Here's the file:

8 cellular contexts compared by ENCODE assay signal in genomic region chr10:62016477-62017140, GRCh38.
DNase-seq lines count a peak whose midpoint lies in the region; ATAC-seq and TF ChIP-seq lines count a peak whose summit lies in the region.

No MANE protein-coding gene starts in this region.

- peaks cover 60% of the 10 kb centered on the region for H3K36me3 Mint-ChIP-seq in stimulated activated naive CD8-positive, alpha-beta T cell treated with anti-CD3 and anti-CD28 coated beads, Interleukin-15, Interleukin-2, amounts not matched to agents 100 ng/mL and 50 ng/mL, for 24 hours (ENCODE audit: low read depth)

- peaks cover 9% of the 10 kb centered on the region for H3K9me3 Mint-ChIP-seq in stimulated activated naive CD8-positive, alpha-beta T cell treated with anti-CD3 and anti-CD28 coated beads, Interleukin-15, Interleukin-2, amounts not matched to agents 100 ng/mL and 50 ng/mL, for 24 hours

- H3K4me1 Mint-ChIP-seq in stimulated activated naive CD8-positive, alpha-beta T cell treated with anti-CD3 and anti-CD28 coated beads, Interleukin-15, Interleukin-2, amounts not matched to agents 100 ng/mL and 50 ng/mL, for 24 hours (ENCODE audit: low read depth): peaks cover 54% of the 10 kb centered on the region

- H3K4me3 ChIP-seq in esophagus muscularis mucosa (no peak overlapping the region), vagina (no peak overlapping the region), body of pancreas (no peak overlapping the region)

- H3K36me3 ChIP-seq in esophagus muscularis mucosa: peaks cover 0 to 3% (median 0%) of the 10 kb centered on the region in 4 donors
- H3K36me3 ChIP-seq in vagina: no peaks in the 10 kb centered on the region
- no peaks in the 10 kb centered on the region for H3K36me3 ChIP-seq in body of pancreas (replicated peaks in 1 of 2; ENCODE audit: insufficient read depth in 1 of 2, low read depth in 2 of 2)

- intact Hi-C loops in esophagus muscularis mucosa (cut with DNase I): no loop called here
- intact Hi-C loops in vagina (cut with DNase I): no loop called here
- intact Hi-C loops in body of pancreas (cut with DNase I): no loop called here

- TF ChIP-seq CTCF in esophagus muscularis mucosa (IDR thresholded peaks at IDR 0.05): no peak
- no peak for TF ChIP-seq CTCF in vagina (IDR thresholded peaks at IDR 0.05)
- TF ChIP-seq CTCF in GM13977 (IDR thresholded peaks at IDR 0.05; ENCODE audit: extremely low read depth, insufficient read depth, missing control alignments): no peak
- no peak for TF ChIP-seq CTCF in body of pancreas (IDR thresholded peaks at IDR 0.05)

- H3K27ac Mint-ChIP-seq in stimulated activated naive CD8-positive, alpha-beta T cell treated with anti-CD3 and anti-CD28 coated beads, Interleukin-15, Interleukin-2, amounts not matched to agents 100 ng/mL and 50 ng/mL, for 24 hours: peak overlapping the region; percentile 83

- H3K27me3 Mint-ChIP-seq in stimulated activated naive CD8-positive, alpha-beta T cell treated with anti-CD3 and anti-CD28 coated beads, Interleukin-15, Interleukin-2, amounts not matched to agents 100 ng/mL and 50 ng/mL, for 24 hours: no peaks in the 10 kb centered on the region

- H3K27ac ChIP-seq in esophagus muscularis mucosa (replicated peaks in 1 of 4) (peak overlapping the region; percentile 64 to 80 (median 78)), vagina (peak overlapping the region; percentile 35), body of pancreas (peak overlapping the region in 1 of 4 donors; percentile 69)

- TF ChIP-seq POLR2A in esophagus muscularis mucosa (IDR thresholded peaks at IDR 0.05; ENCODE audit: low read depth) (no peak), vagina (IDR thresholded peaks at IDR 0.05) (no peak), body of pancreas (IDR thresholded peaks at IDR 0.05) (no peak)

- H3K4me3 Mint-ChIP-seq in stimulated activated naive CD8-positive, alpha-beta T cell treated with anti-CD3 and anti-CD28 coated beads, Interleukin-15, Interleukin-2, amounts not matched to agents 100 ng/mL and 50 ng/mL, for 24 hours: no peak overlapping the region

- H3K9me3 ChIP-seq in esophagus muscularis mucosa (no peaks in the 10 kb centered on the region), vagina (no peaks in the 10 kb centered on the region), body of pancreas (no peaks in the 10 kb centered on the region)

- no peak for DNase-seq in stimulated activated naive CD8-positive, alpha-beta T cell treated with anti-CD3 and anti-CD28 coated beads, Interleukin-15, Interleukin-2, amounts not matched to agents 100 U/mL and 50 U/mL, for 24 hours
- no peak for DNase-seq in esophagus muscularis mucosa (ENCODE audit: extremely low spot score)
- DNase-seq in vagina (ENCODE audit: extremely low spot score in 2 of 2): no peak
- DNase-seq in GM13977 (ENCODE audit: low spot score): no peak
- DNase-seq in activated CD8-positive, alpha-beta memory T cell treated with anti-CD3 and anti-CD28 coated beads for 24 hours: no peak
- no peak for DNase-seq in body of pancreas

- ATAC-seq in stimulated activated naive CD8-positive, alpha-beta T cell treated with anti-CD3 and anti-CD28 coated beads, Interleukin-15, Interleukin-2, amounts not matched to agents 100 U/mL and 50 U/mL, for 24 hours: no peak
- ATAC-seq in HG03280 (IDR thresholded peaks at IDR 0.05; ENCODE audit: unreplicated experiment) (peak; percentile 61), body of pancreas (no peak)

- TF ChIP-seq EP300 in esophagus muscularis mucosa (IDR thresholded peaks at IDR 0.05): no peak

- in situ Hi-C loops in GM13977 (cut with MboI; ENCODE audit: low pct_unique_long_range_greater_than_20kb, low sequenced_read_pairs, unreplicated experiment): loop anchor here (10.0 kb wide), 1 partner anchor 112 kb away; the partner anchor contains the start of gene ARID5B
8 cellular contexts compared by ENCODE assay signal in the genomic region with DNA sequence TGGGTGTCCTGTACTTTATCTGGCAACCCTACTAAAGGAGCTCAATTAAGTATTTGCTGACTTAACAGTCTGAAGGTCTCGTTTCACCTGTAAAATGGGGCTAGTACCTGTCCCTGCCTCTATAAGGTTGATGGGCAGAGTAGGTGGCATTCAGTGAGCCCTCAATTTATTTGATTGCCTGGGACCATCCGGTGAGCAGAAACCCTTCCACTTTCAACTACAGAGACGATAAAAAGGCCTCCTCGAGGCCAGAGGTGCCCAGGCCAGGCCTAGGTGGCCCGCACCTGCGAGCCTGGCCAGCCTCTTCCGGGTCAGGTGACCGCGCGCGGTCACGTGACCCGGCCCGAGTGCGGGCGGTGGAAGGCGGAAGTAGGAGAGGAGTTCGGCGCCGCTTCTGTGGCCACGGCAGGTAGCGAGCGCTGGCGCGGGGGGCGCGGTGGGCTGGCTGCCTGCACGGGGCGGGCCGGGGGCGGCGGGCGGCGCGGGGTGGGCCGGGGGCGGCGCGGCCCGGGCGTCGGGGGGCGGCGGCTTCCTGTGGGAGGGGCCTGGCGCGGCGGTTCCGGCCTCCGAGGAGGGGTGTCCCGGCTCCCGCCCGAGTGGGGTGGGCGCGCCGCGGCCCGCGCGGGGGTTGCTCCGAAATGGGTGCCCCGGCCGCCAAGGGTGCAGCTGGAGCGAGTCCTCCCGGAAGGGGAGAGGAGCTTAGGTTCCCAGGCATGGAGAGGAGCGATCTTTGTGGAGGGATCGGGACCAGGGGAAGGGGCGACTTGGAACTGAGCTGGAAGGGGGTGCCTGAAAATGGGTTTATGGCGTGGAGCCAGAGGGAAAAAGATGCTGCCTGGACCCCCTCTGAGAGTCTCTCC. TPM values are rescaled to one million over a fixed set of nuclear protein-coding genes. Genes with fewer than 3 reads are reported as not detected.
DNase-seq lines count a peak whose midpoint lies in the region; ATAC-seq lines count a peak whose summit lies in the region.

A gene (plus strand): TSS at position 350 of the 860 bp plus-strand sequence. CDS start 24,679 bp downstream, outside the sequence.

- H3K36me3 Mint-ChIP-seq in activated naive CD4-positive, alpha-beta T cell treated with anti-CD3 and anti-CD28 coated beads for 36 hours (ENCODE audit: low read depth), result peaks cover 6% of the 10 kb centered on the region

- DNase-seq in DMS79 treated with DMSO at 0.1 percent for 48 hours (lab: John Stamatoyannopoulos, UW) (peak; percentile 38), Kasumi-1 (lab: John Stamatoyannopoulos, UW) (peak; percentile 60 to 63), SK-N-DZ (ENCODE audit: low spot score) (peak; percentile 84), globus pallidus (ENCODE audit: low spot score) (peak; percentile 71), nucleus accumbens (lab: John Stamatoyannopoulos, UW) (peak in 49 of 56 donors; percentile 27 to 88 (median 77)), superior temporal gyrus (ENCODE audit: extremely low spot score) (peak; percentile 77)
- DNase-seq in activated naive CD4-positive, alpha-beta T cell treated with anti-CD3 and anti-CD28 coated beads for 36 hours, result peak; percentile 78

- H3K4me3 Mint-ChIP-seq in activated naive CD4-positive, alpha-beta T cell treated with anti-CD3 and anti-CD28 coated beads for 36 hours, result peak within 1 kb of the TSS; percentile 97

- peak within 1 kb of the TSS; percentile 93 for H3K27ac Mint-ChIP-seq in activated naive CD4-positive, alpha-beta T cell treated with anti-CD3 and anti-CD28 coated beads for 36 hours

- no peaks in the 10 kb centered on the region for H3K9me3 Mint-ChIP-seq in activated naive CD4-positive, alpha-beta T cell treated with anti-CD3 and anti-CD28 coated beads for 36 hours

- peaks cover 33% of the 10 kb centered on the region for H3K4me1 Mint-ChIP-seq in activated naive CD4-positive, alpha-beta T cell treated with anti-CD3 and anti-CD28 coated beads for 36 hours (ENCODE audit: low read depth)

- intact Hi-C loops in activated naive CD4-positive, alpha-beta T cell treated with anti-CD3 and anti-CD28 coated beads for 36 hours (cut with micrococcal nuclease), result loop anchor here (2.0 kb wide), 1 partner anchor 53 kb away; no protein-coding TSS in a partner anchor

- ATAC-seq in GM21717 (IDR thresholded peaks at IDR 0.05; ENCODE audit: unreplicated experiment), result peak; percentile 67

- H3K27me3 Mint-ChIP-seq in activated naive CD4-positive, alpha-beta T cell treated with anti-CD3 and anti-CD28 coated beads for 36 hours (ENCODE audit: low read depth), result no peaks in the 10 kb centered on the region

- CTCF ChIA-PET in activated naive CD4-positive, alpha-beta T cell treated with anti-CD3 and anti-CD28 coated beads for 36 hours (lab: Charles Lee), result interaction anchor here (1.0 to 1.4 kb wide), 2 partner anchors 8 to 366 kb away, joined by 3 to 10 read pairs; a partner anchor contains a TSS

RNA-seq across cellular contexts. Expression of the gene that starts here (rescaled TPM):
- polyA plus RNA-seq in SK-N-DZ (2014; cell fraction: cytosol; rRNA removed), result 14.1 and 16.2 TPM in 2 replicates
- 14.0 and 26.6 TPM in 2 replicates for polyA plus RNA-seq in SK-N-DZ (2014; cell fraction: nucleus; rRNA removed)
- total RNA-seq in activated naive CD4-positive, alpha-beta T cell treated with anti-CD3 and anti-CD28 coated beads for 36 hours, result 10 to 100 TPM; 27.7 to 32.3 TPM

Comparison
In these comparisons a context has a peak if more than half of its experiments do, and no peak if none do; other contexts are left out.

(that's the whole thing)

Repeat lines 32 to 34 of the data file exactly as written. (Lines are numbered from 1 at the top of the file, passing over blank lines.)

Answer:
- TF ChIP-seq EP300 in esophagus muscularis mucosa (IDR thresholded peaks at IDR 0.05): no peak

- in situ Hi-C loops in GM13977 (cut with MboI; ENCODE audit: low pct_unique_long_range_greater_than_20kb, low sequenced_read_pairs, unreplicated experiment): loop anchor here (10.0 kb wide), 1 partner anchor 112 kb away; the partner anchor contains the start of gene ARID5B
8 cellular contexts compared by ENCODE assay signal in the genomic region with DNA sequence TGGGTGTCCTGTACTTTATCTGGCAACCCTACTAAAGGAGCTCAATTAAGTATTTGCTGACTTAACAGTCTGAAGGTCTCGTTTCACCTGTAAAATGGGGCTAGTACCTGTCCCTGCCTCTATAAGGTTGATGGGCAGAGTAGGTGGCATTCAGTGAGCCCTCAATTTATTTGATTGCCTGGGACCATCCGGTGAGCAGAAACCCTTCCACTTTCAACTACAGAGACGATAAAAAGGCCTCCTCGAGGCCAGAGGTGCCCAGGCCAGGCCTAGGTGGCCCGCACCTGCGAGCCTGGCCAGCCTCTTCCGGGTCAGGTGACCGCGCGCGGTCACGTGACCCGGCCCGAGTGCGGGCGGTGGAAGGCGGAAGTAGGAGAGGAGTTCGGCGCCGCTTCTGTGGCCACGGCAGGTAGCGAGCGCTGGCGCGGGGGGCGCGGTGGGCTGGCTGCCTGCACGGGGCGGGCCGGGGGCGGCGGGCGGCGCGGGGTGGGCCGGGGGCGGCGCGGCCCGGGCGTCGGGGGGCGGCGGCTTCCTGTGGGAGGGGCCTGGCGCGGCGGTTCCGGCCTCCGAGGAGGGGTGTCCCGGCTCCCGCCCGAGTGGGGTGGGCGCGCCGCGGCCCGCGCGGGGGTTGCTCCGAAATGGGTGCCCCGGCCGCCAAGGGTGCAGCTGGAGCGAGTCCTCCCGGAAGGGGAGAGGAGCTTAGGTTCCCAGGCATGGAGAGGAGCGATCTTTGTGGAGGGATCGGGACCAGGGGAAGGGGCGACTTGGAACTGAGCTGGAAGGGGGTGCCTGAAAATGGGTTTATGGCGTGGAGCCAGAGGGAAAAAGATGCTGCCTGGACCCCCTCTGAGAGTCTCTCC. TPM values are rescaled to one million over a fixed set of nuclear protein-coding genes. Genes with fewer than 3 reads are reported as not detected.